Hill of testimony, (Genesis 31:21), a mountainous region east of Jordan. From its mountainous character it is called "the mount of Gilead" (Genesis 31:25). It is called also "the land of Gilead" (Numbers 32:1), and sometimes simply "Gilead" (Psalm 60:7; Genesis 37:25). It comprised the possessions of the tribes of Gad and Reuben and the south part of Manasseh (Deuteronomy 3:13; Numbers 32:40). It was bounded on the north by Bashan, and on the south by Moab and Ammon (Genesis 31:21; Deuteronomy 3:12-17). "Half Gilead" was possessed by Sihon, and the other half, separated from it by the river Jabbok, by Og, king of Bashan. The deep ravine of the river Hieromax (the modern Sheriat el-Mandhur) separated Bashan from Gilead, which was about 60 miles in length and 20 in breadth, extending from near the south end of the Lake of Gennesaret to the north end of the Dead Sea. Abarim, Pisgah, Nebo, and Peor are its mountains mentioned in Scripture.
Gilead, Balm of
The region of Gilead abounded in spices and aromatic gums, which were exported to Egypt and Tyre (Genesis 37:25; Jeremiah 8:22; 46:11; Ezek. 27:17). The word "balm" is a contracted form of "balsam," a word derived from the Greek balsamon, which was adopted as the representative of the Hebrew words baal shemen, meaning "lord" or "chief of oils."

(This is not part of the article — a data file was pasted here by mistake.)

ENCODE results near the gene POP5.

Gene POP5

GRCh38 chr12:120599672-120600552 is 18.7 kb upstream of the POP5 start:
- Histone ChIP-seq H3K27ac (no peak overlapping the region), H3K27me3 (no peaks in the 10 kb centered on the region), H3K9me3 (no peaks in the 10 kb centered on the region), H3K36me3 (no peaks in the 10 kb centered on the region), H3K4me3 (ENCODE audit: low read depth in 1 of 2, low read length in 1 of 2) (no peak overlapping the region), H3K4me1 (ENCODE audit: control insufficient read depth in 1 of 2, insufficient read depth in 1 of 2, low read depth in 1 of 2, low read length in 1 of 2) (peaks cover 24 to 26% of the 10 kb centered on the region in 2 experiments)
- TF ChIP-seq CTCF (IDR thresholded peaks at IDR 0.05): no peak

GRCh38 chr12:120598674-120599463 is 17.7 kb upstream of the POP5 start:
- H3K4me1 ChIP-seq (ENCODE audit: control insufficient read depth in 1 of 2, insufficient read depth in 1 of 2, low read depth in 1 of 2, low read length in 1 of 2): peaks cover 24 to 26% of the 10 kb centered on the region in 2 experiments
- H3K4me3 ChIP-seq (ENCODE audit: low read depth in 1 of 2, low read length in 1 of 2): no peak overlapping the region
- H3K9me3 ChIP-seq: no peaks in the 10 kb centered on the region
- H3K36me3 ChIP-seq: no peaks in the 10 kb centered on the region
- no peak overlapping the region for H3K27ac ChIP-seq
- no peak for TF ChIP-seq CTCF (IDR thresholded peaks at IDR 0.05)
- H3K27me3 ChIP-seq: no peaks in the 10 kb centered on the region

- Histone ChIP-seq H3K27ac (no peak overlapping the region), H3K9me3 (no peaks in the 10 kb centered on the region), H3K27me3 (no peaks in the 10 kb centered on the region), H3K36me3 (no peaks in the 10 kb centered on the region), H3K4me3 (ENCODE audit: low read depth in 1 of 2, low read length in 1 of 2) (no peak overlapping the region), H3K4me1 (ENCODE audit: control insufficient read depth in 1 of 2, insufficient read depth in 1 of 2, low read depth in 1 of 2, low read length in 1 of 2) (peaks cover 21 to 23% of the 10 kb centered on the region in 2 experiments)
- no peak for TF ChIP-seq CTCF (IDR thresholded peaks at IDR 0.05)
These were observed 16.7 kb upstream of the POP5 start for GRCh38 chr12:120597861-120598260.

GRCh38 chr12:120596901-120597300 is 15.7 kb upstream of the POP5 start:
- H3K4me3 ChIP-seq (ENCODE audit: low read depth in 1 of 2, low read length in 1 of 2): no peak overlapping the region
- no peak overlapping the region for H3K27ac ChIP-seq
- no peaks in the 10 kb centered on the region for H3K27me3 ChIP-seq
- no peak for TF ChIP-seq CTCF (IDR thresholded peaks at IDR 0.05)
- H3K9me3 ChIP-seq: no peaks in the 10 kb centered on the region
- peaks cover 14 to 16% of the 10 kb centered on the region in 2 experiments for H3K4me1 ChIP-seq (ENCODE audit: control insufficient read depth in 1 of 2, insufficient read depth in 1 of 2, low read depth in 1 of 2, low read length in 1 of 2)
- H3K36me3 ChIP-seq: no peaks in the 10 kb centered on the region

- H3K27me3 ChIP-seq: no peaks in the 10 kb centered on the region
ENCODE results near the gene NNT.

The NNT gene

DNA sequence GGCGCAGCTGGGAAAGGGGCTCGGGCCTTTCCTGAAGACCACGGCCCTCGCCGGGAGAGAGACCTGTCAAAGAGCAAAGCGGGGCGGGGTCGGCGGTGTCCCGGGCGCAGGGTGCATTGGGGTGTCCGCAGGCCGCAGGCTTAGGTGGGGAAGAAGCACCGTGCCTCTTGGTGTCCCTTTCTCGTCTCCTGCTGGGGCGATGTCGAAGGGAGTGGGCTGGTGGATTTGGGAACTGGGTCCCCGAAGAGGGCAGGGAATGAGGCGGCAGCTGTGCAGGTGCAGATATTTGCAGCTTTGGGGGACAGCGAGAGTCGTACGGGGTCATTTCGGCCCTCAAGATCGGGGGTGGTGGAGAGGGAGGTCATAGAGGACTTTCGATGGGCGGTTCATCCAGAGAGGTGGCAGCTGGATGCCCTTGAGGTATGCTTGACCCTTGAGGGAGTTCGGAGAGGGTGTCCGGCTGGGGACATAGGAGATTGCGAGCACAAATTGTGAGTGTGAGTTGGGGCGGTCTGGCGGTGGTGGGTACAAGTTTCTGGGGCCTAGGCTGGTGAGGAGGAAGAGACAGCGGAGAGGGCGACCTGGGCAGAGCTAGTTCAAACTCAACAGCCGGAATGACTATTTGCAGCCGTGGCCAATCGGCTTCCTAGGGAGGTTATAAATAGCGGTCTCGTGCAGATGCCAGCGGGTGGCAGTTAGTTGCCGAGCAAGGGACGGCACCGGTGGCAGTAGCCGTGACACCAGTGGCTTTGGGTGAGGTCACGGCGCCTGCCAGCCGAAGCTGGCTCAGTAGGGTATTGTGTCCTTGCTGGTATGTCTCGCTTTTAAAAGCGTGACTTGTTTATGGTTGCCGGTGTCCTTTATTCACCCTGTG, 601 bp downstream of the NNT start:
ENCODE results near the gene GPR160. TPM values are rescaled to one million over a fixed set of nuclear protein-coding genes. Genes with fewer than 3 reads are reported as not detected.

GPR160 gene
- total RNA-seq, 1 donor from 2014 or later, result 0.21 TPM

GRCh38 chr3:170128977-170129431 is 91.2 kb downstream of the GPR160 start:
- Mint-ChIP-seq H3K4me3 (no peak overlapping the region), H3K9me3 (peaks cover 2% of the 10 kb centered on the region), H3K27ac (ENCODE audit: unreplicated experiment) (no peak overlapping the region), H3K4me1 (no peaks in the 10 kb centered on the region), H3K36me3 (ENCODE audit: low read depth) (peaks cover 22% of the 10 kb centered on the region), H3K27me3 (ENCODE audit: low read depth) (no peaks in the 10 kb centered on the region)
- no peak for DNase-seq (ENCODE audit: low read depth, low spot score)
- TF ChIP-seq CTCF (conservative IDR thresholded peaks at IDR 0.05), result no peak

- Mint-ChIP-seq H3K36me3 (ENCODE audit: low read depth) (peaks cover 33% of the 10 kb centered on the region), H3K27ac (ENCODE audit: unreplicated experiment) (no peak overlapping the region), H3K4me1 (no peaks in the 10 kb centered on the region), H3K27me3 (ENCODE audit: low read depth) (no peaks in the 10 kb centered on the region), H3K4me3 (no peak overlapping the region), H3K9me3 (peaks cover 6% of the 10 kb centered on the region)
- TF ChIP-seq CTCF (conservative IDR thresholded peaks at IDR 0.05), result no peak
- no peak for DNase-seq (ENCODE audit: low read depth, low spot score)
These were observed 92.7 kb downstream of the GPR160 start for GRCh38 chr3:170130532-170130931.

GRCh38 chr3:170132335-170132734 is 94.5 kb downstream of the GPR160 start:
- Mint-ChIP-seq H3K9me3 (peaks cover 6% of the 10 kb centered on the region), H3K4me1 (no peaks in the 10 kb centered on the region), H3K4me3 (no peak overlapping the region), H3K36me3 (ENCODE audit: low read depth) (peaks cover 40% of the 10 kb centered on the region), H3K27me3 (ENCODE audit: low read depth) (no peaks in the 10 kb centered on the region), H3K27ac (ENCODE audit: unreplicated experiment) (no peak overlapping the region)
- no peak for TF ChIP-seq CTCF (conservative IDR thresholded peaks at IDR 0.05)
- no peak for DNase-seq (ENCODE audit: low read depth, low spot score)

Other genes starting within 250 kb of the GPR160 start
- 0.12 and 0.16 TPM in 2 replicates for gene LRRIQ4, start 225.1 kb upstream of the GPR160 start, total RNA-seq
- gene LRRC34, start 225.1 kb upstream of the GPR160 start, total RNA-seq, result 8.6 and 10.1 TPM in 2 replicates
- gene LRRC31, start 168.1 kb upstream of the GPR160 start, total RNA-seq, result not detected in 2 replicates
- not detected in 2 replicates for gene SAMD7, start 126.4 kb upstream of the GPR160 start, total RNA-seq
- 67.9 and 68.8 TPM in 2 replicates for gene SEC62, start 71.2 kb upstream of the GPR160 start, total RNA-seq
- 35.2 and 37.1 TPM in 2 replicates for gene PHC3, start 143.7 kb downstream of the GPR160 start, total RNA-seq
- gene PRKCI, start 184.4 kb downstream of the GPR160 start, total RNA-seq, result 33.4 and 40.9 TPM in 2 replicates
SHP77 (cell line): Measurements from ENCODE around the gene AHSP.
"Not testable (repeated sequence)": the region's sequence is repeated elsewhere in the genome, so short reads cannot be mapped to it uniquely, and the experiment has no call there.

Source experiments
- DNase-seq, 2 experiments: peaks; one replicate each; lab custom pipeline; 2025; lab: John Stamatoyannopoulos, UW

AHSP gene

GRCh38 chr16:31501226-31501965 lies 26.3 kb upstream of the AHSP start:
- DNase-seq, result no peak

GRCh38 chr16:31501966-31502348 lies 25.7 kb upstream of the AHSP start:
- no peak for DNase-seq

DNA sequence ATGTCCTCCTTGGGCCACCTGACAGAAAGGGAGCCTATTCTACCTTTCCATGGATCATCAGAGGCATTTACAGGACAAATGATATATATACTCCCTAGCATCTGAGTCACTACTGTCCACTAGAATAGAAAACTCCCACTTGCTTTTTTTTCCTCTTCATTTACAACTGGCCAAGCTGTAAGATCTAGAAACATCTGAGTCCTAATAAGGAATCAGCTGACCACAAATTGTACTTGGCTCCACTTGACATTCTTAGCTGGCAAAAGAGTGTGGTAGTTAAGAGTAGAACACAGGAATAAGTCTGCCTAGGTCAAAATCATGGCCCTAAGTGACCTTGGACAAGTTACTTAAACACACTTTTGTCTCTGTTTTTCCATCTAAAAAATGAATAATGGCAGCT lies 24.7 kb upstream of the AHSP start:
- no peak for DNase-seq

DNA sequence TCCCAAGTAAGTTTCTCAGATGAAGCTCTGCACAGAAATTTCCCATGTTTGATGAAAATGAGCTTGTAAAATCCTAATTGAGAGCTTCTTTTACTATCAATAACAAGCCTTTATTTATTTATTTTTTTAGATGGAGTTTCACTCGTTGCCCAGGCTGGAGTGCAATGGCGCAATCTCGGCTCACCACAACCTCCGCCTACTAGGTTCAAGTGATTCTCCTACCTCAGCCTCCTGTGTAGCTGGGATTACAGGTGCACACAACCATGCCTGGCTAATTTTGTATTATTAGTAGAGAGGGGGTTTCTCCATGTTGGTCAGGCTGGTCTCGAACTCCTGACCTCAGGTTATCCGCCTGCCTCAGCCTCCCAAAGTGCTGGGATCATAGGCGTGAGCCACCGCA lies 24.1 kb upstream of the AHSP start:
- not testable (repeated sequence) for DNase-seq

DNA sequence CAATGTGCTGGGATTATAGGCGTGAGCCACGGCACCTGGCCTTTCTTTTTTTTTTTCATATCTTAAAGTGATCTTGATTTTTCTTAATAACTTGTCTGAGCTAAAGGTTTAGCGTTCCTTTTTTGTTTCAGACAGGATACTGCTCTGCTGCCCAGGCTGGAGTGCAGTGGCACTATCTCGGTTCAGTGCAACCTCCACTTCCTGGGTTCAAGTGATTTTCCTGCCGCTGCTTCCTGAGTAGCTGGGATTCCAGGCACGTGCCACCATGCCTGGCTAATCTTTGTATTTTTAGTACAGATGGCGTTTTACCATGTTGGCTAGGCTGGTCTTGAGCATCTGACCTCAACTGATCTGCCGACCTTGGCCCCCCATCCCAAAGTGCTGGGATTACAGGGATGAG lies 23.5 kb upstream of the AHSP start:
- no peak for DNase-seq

The Hebrew name of this balm was tsori. The tree yielding this medicinal oil was probably the Balsamodendron opobalsamum of botanists, and the Amyris opobalsamum of Linnaeus. It is an evergreen, rising to the height of about 14 feet. The oil or resin, exuding through an orifice made in its bark in very small quantities, is esteemed of great value for its supposed medicinal qualities. (see BALM.) It may be noted that Coverdale's version reads in Jeremiah 8:22, "There is no triacle in Galaad." The word "triacle" = "treacle" is used in the sense of ointment.